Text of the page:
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Masih Alinejad

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Masih Alinejad
مسیح علینژاد
Secretary Pompeo's Meeting With Iranian Women's Rights Activist Masih Alinejad (cropped).jpg
Masih Alinejad in 2019
Born
Masoumeh Alinejad-Ghomi

(1976-09-11) September 11, 1976 (age 45)
NationalityIranian
CitizenshipUnited States[1]
EducationOxford Brookes University
OccupationJournalist and author
Years active2001–present
EmployerU.S. Agency for Global Media
Spouse(s)
Kambiz Forouhar
(m. 2014)
Children1

Masih Alinejad (Persian: مسیح علی‌نژاد‎, born Masoumeh Alinejad-Ghomi (Persian: معصومه علی‌نژاد قمی‎), September 11, 1976) is an American journalist, author, political activist, and women's rights activist.[2][3] Alinejad currently works as a presenter/producer at VOA Persian Service, a correspondent for Radio Farda, a frequent contributor to Manoto television, and a contributing editor to IranWire.[4]

Alinejad focuses on criticism of Iranian human rights, especially in women's rights.[5] She now lives in exile in New York City, and has won several awards, including a human rights award from UN Watch's 2015 Geneva Summit for Human Rights, the Omid Journalism Award from the Mehdi Semsar Foundation, and a "Highly Commended" AIB Media Excellence Award.[6]

In 2019, Alinejad sued the Iranian government in a U.S. federal court for harassment against her and her family.[7] She released a book in 2018 called The Wind in My Hair that deals with her experiences growing up in Iran, where she claims girls "are raised to keep their heads low, to be unobtrusive as possible, and to be meek".[8][9] In 2021, U.S. prosecutors charged that she was the target of a kidnapping plot by the Iranian government.[10]

Career

Alinejad was born as Masoumeh Alinejad, but uses the first name "Masih" (Persian for "anointed" or "Messiah").[11][12] Alinejad was politically active from a young age, and was arrested in 1994 for producing leaflets critical of the government. She began her career in journalism in 2001 with Hambastegi daily, and then worked for Iranian Labour News Agency (ILNA). Papers, including Shargh, Bahar, Vaghaye Ettefaghiye, Ham-Mihan, and Etemad Melli, have also published her articles. During the sixth and seventh parliament, Alinejad was the parliamentary reporter. In 2005, she wrote an article suggesting that government ministers had claimed they received pay cuts; they were actually receiving considerable sums of money as "bonuses" for everything from serving religious duties to ringing in the New Year. The article generated controversy, and led to her dismissal from parliament.[12]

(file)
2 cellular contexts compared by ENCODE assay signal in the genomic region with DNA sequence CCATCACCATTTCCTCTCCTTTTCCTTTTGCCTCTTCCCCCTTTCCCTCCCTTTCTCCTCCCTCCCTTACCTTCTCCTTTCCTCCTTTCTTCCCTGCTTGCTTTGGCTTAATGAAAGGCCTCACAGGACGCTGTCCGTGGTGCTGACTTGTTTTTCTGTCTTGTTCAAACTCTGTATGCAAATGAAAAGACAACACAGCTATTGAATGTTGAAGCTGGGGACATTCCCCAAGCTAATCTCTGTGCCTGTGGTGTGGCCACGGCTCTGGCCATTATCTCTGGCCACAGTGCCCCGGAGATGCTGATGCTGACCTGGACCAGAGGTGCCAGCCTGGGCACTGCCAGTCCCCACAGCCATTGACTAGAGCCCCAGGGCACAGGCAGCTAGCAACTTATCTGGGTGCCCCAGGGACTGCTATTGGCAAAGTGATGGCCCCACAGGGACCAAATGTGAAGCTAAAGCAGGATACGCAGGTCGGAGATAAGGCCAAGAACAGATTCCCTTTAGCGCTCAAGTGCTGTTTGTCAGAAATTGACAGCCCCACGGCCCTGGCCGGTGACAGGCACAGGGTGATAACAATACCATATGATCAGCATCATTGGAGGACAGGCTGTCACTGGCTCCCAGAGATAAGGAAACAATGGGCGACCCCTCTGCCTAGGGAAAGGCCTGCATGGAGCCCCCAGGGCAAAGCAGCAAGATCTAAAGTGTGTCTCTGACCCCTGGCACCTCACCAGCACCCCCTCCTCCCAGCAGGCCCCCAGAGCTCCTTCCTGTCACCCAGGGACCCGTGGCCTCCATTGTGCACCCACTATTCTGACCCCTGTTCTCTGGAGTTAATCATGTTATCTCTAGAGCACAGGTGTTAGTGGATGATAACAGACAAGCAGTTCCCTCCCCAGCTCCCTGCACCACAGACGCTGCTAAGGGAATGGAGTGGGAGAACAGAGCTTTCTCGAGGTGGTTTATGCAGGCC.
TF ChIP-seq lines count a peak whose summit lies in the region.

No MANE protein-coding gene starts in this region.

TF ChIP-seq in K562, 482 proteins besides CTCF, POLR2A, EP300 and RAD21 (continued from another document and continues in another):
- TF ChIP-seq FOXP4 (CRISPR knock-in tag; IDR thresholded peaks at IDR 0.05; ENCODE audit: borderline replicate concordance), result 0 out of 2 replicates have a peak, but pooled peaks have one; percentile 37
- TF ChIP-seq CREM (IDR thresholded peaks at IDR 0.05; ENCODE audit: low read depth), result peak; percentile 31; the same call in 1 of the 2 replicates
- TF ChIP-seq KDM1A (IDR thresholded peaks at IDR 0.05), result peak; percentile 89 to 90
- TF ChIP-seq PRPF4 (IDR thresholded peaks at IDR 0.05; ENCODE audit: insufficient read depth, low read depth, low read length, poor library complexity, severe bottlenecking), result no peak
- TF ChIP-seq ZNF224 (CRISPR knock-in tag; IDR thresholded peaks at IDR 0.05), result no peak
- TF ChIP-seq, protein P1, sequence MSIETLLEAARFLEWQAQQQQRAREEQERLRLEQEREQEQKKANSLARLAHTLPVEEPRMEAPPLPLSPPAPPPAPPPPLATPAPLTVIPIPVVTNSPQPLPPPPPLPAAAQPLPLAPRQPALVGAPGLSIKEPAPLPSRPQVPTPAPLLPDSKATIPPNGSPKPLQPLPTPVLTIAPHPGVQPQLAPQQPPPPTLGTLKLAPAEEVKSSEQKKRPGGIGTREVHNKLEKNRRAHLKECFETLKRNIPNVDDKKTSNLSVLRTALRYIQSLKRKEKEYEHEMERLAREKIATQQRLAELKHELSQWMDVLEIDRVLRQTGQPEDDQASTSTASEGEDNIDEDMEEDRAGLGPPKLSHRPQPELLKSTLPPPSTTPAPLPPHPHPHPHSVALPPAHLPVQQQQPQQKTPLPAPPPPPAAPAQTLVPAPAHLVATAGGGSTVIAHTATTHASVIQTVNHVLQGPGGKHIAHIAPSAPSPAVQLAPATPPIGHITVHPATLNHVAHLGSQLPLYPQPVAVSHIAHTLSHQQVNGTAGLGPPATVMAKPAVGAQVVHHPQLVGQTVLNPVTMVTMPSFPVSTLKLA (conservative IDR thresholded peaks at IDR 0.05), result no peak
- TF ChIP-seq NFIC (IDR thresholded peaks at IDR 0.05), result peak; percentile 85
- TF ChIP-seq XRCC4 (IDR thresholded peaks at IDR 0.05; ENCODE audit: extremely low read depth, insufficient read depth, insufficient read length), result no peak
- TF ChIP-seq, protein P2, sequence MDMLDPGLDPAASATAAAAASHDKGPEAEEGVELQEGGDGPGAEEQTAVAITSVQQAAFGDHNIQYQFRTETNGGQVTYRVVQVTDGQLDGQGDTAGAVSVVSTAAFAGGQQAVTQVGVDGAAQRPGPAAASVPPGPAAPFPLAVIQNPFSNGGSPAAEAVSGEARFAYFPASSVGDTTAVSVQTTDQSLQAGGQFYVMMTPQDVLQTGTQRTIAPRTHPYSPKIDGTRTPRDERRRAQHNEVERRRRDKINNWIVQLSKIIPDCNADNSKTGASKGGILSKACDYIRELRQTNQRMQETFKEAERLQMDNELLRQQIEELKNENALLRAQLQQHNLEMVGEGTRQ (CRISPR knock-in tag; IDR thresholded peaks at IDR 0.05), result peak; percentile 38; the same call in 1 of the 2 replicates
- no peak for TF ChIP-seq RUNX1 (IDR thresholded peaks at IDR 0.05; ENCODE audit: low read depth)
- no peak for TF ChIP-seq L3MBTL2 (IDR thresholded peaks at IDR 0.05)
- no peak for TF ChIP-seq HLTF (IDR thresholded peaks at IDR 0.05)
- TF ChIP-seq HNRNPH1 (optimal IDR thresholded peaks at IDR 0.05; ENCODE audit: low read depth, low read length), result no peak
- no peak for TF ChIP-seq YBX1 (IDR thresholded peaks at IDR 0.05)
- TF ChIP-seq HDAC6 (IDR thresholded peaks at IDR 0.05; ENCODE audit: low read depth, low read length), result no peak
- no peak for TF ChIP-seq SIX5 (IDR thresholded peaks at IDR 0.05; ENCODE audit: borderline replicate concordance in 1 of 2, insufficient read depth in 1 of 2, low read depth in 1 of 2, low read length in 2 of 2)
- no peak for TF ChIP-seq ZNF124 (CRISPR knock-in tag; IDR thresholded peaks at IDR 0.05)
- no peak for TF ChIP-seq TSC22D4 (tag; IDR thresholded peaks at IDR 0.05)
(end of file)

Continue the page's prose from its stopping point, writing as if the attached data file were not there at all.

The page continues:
In 2008, she wrote a highly controversial article in Etemad-e Melli daily, called "Song of the Dolphins", where she compared Mahmoud Ahmadinejad's followers to hungry dolphins that make sounds and perform entertaining acts to grab a morsel of food from their trainer. Some people regarded the article as very offensive towards the president and the people, and eventually, Mehdi Karroubi, the director of the paper, had to apologise for the article.[13] In the summer of 2009, during her stay in the United States, Alinejad tried very hard to have an interview with Barack Obama; however, she was refused the interview, although she had been granted a visa based on this interview. Her visa expired, and she had to return to England. While in the United States, she participated in some Iranian protests, and delivered a speech in San Francisco, where she said, addressing the government authorities of Iran, "We have trembled for thirty years, now it is your turn to tremble". Her interview with Voice of America was shown together with parts of the videos she had made, called "A Storm of Fresh Air". In 2010, she and a group of Iranian writers and intellectuals established the "IranNeda" foundation. After the presidential election in Iran in 2009, she published a novel called A Green Date.[14][dubious ]